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Unmet need for contraceptives quadruples in parts of earthquake-affected Türkiye

The unmet need for contraceptives is estimated to have soared to nearly 50% in some parts of Turkiye, including Hatay province, following the earthquakes on 6 February 2023.

The unmet need for contraceptives is estimated to have soared to nearly 50% in some parts of Turkiye, including Hatay province, following the earthquakes on 6 February 2023. This is a worrying trend, as the unmet need had already been on the rise from 6% in 2013 to 12% in 2018 in Turkiye

The Association of Public Health Specialists (HASUDER), IPPF’s local partner in Türkiye, is the only provider of contraception in some camps for internally-displaced persons (IDPs) following the devastating 7.8 and 7.6 earthquakes that killed more than 50,000 people in Turkey and displaced millions.

Professor Bülent Kılıç, head of HASUDER, said that while government services are mandated to deliver contraceptive supplies to health clinics inside IDP camps, services have generally focused on pregnancy and birth services. He said: ”Physicians who provide contraceptive methods, including inserting intrauterine devices (IUDs) are rare or fully absent. There is no awareness about this service gap.” Kılıç also describes serious hygiene problems for women in the camps, where basic needs such as clean toilets and bathrooms are not being met.

Kılıç continued: “We have seen that contraceptive services are only provided in gynaecology clinics in hospitals, and even then it is offered very little and only if requested. This issue is related to the government's perspective on women and women's rights.”

HASUDER’s reproductive health unit, which was established with support from IPPF and Hatay Municipality in Lions and Mersin Municipality Tent City in Hatay, has been providing sexual and reproductive health services to 3,000 people since March 2023. These services include maternal and neonatal care, contraceptive care, safe abortion care, and counselling for sexual and gender-based violence. HASUDER is providing contraceptive methods including intrauterine devices, oral contraceptives and condoms, but reports that underwear, sanitary pads, birth control pills, emergency contraception pills and condoms are still among the most needed items for women.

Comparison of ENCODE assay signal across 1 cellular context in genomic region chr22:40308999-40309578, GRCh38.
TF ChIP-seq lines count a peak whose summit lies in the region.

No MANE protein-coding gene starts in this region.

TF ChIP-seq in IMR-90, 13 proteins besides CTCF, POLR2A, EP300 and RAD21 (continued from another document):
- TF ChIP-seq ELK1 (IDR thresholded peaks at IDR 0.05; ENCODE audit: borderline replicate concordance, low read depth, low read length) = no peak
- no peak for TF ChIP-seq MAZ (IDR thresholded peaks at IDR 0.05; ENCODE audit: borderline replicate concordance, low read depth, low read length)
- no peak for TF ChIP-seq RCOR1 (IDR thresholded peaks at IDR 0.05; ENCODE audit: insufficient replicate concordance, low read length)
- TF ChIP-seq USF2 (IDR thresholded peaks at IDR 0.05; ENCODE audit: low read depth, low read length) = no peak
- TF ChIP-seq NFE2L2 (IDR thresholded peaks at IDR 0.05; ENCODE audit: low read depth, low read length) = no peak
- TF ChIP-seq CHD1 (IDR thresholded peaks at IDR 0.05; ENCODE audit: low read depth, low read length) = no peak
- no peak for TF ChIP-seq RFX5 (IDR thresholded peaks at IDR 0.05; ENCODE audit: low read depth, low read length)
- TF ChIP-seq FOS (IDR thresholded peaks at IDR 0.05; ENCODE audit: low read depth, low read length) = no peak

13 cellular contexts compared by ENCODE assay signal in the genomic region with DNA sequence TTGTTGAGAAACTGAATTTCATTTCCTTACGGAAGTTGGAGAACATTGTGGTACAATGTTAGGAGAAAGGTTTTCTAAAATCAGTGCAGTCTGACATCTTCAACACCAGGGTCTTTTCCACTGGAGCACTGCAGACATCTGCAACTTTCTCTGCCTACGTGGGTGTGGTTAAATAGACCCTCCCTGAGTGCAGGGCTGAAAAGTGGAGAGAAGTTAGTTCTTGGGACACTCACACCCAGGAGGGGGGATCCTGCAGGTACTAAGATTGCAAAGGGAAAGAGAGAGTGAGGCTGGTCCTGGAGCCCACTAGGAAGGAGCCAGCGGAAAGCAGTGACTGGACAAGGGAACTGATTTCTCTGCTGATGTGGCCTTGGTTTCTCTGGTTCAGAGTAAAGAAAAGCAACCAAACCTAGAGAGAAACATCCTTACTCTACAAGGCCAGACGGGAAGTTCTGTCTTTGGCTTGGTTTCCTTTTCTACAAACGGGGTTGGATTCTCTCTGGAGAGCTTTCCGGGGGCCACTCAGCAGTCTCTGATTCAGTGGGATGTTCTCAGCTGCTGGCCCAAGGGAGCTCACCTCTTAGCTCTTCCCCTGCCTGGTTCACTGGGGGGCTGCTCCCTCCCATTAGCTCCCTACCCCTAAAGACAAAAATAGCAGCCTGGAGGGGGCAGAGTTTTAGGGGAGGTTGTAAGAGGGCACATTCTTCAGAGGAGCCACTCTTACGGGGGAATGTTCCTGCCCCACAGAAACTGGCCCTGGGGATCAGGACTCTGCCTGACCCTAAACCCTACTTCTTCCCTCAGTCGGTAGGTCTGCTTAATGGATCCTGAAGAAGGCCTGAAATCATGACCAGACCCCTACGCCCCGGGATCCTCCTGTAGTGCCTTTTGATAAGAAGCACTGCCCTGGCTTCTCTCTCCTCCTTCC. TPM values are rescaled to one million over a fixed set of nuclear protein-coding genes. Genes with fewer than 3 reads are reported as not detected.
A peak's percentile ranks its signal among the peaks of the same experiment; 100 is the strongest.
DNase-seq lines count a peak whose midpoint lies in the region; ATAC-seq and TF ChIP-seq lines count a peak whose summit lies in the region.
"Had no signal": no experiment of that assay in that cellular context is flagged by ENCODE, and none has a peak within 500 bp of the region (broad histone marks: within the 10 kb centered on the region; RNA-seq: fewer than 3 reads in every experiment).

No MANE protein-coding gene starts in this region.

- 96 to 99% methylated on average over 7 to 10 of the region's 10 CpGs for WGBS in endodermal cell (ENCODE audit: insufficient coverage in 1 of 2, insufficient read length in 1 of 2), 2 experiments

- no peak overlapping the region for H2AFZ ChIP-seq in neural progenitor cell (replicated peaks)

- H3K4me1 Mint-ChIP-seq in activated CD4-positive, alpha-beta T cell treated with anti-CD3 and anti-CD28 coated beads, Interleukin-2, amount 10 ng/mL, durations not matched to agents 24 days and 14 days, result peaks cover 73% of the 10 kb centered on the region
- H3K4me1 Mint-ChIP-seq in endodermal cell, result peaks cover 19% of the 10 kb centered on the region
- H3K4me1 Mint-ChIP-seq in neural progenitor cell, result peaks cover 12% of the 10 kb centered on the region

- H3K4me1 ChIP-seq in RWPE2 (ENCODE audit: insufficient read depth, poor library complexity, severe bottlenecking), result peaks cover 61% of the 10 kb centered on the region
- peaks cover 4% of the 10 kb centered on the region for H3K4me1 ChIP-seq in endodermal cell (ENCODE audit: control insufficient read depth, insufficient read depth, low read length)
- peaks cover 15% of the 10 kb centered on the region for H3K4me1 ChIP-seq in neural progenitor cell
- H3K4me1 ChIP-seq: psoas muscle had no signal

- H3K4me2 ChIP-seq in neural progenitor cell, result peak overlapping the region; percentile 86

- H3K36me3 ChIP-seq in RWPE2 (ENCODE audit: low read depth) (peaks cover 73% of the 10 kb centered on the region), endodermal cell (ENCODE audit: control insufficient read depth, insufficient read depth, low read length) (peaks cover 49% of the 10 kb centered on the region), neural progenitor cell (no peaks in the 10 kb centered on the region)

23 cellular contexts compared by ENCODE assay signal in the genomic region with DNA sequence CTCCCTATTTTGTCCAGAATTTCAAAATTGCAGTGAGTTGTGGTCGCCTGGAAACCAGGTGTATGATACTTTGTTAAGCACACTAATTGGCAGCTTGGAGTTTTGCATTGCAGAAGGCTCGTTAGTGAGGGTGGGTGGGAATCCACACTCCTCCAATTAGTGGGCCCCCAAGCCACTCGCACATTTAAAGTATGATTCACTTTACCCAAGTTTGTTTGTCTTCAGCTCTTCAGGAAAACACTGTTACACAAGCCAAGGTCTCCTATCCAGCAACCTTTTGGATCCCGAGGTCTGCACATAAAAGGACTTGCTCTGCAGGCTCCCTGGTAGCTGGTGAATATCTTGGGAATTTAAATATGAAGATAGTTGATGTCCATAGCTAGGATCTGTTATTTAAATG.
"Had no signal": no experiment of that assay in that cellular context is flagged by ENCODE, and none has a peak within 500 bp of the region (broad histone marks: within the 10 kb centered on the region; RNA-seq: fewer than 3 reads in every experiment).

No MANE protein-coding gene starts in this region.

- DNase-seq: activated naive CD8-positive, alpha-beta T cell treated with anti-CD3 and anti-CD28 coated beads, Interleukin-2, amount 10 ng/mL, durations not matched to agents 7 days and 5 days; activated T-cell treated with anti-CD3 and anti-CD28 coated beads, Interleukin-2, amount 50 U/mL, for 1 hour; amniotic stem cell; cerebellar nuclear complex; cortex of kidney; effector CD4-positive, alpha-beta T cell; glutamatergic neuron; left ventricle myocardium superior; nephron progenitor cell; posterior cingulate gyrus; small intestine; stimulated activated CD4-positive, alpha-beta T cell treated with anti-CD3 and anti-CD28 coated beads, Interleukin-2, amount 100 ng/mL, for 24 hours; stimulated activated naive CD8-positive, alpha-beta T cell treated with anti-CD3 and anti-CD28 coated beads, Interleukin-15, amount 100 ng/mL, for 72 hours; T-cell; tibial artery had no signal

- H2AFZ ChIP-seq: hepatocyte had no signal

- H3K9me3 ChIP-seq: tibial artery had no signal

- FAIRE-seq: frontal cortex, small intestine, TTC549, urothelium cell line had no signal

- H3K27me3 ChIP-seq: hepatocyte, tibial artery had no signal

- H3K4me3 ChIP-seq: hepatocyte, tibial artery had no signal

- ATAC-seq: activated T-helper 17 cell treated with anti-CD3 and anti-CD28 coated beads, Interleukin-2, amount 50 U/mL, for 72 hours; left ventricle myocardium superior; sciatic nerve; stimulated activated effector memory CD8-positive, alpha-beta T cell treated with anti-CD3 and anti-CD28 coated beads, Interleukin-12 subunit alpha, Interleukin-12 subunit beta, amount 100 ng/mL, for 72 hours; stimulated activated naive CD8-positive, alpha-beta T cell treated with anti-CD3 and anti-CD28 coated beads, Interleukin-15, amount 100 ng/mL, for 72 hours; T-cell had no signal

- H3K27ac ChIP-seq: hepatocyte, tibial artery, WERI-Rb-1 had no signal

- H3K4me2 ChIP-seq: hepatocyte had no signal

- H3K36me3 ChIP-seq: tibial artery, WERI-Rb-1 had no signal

HASUDER has also reported a rise in unplanned pregnancies due to the dearth of contraceptives available. Violence against women and girls - already a serious issue in Turkey - is exacerbated in every humanitarian emergency, and persists in the IDP camps.

IPPF estimates that 3.9 million women of reproductive age, over 175,000 pregnant women, and more than 1.2 million adolescent girls (aged 10-19) were affected by the earthquakes in Türkiye. We anticipate more than 8,700 currently pregnant women will experience delivery complications.

For media enquiries, please contact [email protected] or

Nerida Williams, Senior Humanitarian Communications Advisor, [email protected] 

About the International Planned Parenthood Federation

The International Planned Parenthood Federation (IPPF) is a global service provider and advocate of sexual and reproductive health and rights for all. 

For 70 years, IPPF, through its 118 Member Associations and seven partners, has delivered high-quality sexual and reproductive healthcare and helped advance sexual rights, especially for people with intersectional and diverse needs that are currently unmet. Our Member Associations and partners are independent organisations that are locally owned, which means the support and care they provide is informed by local expertise and context.

We advocate for a world where people have the information they need to make informed decisions about their sexual health and bodies. We stand up and fight for sexual and reproductive rights and against those who seek to deny people their human right to bodily autonomy and freedom. We deliver care that is rooted in rights, respect, and dignity - no matter what.






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